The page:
In 1982, Rich found a new calling. One on the lines of horsepower, but this one had four tires instead of hooves. He started out at Damskov Ford in Omak fine tuning that smooth way of selling and then he left for a new dealership 23 miles north. Hedlund Chevrolet was where Rich became a mainstay for the remainder of his working career. His honest, straightforward, no pressure approach to selling vehicles was what brought people to the dealership and became lifelong repeat customers. During this time, Rich and Mr. Hedlund decided they needed to get into the cattle business. So, they bought cattle. Not just a small herd, they ran upwards of 400 at one point. Hedlund Cattle Company was formed and the ever-famous Chevrolet bowtie was their brand. A great stress relief from the dealership at times, you would find them on the feed yard in the winter or at Cape Labelle driving around, putting out salt and checking on their cattle.
A man of many passions, Rich was very good at whatever he attempted. An excellent angler, Rich was very competitive and proud of his Ranger Bass Boats. He was one of the original founders of the Okanogan Valley Bass Club. He loved the thrill of the blast off, but always stated that the speed of those fast boats wasn’t what caught fish or won tournaments. He would shine when it was time to weigh-in, sauntering up to the weigh-off scales with those bags of large bass. But, if the truth be told, he loved fishing from the bank with his wife Lorene, throwing super dupers or using Power Bait more than anything. They spent many years fishing the highland lakes together and enjoyed each other’s company for Mom was a good fisherman and provided him that competition he longed for. Rich introduced the love of the outdoors, fishing and hunting, ethically and morally, to his children and grandchildren when they were at a young age and to this day they still follow the rules instilled by Rich. He loved trapshooting. The stories, the good ol boys and that competition thing again that happened every Sunday in the winter months were something he looked forward to every year.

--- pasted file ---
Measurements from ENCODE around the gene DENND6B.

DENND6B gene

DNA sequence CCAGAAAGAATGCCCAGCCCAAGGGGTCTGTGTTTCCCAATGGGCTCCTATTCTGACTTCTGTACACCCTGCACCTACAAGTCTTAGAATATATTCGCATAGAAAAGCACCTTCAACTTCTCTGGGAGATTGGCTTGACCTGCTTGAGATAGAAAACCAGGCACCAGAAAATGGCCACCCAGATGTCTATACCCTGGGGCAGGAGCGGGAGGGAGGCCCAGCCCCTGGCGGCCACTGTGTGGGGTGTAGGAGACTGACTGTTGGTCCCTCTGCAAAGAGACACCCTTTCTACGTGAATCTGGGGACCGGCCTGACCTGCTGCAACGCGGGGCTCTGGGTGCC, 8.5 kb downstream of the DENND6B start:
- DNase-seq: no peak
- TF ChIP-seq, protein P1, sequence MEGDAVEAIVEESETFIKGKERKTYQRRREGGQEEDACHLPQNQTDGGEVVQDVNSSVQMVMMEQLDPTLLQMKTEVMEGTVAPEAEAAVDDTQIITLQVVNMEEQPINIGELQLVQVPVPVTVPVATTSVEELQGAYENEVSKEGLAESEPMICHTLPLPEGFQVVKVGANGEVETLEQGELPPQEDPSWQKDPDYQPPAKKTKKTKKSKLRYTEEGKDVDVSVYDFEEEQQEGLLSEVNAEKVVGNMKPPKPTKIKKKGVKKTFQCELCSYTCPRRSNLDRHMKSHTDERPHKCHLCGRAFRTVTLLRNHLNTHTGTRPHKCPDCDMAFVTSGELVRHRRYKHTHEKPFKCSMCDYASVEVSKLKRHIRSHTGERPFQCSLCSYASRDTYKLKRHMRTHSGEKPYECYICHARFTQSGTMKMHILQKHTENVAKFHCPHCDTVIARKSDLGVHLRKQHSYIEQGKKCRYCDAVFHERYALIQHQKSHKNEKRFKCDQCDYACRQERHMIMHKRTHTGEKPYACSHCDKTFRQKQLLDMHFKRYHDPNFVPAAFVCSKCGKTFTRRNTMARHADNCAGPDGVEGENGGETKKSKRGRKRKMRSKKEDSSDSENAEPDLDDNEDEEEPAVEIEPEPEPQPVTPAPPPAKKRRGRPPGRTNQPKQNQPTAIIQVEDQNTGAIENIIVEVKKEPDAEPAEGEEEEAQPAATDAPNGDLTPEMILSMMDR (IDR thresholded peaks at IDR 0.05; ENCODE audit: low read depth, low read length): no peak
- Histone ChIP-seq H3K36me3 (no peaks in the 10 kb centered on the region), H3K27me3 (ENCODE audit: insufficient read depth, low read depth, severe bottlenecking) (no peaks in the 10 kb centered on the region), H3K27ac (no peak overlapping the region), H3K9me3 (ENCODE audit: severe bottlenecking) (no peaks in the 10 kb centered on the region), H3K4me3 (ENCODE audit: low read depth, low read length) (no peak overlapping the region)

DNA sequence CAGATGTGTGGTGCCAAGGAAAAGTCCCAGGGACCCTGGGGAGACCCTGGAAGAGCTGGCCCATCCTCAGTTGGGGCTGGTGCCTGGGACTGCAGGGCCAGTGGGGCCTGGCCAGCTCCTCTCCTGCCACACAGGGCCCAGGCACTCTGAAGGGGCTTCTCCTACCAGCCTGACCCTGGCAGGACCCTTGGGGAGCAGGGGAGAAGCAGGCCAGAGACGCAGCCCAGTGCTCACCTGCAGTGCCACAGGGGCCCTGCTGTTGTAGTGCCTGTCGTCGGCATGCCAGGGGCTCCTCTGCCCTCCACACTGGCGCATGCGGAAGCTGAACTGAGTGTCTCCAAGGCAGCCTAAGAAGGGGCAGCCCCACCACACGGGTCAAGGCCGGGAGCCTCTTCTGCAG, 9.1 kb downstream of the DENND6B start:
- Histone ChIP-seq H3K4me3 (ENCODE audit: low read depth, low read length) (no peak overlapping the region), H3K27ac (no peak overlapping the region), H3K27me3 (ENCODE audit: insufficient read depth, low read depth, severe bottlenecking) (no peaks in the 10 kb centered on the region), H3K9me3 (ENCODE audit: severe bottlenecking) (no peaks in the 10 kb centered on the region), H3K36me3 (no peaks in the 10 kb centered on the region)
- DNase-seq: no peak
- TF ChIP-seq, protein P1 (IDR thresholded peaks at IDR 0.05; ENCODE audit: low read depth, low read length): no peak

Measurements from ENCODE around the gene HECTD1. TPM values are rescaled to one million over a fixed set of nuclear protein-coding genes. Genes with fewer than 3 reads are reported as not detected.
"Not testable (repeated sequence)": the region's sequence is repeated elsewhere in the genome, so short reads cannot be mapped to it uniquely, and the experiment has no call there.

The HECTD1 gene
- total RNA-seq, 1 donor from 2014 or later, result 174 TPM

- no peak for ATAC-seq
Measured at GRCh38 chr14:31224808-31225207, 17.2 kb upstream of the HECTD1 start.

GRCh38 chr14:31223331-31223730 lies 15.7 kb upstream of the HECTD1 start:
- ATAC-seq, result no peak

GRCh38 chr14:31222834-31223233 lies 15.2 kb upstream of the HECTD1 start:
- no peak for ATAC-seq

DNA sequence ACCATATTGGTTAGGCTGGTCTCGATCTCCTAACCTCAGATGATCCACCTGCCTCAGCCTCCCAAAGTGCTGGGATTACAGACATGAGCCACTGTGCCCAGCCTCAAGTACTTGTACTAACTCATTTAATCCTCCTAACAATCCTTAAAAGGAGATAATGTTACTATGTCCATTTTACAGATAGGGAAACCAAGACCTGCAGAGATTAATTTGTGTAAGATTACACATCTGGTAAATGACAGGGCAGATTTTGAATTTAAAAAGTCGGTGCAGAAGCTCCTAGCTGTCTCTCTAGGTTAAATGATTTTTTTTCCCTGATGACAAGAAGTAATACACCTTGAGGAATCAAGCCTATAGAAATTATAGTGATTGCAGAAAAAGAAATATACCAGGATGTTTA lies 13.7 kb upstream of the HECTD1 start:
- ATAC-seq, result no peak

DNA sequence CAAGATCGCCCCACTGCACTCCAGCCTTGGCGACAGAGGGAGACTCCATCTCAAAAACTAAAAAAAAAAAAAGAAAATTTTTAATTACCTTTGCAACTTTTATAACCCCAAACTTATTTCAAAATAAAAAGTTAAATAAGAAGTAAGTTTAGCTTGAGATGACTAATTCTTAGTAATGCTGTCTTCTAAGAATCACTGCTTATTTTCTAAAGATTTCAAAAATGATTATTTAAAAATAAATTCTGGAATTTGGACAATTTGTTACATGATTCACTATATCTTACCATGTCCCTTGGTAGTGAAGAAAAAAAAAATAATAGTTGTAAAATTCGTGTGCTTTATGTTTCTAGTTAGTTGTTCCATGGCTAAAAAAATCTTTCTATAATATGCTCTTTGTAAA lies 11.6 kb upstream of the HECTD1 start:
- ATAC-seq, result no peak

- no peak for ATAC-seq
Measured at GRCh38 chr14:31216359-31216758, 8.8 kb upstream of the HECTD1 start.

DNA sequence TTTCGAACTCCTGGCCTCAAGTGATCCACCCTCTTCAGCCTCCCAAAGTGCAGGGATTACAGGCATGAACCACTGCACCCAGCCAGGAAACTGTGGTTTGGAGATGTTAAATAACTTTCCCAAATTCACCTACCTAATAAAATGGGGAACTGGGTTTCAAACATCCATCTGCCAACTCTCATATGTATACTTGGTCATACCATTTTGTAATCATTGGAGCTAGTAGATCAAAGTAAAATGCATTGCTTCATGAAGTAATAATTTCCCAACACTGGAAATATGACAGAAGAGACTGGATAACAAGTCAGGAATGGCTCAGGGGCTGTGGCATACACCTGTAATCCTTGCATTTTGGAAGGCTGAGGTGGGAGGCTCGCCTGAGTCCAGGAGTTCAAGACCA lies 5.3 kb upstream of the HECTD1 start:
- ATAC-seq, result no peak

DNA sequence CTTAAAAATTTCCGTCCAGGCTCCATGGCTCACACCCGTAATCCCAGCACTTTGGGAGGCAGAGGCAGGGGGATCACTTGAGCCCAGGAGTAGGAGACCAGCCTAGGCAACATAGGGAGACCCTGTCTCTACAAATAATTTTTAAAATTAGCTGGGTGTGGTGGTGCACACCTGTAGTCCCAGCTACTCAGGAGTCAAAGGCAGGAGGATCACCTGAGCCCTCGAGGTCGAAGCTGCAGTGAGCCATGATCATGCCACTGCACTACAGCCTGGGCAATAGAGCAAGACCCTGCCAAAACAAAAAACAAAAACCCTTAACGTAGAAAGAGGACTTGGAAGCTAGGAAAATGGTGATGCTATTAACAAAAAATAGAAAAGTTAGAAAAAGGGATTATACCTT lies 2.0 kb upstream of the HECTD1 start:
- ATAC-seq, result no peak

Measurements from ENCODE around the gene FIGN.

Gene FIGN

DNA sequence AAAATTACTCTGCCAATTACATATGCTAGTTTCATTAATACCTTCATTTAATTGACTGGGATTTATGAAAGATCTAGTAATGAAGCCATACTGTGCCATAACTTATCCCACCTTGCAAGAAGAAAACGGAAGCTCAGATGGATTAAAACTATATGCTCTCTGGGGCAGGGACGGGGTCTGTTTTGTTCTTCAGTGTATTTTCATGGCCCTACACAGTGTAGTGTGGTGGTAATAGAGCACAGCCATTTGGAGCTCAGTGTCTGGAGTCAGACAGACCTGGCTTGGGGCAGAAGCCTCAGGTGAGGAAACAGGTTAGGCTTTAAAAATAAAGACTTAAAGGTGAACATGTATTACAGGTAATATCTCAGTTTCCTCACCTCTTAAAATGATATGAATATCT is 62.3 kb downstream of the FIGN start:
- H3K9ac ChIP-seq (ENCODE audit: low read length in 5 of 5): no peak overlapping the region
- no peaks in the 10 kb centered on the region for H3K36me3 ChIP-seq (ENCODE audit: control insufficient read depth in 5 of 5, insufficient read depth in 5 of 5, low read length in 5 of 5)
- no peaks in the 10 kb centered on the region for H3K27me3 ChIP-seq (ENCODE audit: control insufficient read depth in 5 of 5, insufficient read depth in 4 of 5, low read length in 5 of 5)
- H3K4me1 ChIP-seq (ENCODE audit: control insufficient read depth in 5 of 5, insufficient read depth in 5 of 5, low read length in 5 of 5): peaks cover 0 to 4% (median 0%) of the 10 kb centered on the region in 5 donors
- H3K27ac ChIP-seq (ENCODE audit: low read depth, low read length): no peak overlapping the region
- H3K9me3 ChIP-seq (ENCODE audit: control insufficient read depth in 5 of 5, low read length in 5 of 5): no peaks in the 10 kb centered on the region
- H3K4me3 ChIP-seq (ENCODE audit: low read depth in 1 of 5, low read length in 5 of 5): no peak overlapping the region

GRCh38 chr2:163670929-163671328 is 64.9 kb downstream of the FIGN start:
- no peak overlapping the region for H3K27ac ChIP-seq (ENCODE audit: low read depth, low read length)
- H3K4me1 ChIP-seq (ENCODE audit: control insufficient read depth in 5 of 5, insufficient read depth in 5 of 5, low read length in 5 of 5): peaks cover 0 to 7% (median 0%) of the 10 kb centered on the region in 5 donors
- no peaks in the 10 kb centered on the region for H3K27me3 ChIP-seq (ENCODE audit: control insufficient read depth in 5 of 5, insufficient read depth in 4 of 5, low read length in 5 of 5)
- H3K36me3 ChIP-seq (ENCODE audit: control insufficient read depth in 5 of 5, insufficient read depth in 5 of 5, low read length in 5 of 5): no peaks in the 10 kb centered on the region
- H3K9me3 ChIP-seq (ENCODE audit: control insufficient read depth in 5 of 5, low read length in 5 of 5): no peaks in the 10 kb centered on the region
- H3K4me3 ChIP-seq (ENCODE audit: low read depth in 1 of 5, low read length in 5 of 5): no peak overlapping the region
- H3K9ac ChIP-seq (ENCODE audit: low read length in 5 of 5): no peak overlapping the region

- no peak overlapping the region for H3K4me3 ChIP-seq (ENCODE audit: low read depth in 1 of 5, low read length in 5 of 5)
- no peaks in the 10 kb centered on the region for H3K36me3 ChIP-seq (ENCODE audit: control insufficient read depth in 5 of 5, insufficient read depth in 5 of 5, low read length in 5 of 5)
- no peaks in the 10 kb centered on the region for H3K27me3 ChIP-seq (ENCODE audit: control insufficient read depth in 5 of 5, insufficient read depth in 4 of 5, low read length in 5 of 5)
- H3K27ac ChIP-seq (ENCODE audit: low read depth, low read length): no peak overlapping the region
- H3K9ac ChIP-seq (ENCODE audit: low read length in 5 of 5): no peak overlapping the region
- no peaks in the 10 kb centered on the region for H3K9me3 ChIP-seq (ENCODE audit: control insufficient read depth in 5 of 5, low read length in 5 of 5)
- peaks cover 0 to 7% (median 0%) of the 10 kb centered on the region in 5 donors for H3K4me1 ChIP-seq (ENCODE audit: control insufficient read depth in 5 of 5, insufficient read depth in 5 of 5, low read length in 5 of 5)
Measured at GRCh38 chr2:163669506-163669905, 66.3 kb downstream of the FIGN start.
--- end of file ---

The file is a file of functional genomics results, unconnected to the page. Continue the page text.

“The Way it Was” – This was the title of the book Rich wrote a few short years ago. A book about a time when things were simpler, influential people in Rich’s life. A compilation of short stories about people whose word was made of gold. A handshake was all that was needed to make a deal and their desire was to make sure that any and every person who came in contact with them, knew their actions were for the benefit of not only themselves, but others as well.
Rich loved Christmas. Having grown up with a father that loved to decorate the house and yard with those festive lights, it just seemed natural to carry on that tradition. Up until his death, the lights, decorations and inflatable snowmen would all be set up just days prior to Thanksgiving Day. Then, after dinner and darkness arrived, everyone would wait in anticipation as he plugged everything in and turned on those switches, displaying his holiday masterpiece. I’m sure one of the kids will continue on with the tradition in honor of their Dad.
Rich is survived by his loving wife of 53 years, Lorene; oldest son, Troy Michael; daughter, Candace Sue and her husband John and son, Casey Roy and his wife Tamra; grandchildren, Courtney, Dylan, Rylee, Dalton, Logan, Hayden and Rachael; great grandchildren, Lillee, Slater and Huck. He was preceded in death by his parents, Riley and Bonnie and brother, Larry.
A celebration of Rich Fewkes’ life is planned for Saturday, November 17, 2018 at the Okanogan Eagles on Elmway from 1 p.m. to 4 p.m. Please feel free to attend and tell a story, share a fishing tale, a horse dealing or just a hug to his wife Lorene for Lord knows she will need it. Because you see, that man was her everything.
You are welcome to bring a salad or a dessert to compliment meal provided by the Eagles, also we need to adjourn by 4 p.m. so the Eagles can prepare for another event at 5 p.m.
Precht-Harrison-Nearents Chapel and the Okanogan Co. Crematory of Okanogan are caring for the arrangements.